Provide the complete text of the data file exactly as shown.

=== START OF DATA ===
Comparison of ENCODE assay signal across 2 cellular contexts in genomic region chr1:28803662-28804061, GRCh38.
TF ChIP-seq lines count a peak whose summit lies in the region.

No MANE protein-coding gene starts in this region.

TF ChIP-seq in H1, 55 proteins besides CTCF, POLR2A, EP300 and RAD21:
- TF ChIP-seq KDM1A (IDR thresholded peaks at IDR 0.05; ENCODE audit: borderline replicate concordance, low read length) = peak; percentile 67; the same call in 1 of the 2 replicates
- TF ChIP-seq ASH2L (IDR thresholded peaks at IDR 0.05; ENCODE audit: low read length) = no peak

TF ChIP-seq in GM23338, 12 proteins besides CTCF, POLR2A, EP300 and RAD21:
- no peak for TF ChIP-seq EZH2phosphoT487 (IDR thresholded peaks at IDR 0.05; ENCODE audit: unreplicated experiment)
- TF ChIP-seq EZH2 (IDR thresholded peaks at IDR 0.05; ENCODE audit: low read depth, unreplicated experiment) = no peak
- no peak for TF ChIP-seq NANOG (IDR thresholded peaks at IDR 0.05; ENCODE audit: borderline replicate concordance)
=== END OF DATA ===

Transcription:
Comparison of ENCODE assay signal across 2 cellular contexts in genomic region chr1:28803662-28804061, GRCh38.
TF ChIP-seq lines count a peak whose summit lies in the region.

No MANE protein-coding gene starts in this region.

TF ChIP-seq in H1, 55 proteins besides CTCF, POLR2A, EP300 and RAD21:
- TF ChIP-seq KDM1A (IDR thresholded peaks at IDR 0.05; ENCODE audit: borderline replicate concordance, low read length) = peak; percentile 67; the same call in 1 of the 2 replicates
- TF ChIP-seq ASH2L (IDR thresholded peaks at IDR 0.05; ENCODE audit: low read length) = no peak

TF ChIP-seq in GM23338, 12 proteins besides CTCF, POLR2A, EP300 and RAD21:
- no peak for TF ChIP-seq EZH2phosphoT487 (IDR thresholded peaks at IDR 0.05; ENCODE audit: unreplicated experiment)
- TF ChIP-seq EZH2 (IDR thresholded peaks at IDR 0.05; ENCODE audit: low read depth, unreplicated experiment) = no peak
- no peak for TF ChIP-seq NANOG (IDR thresholded peaks at IDR 0.05; ENCODE audit: borderline replicate concordance)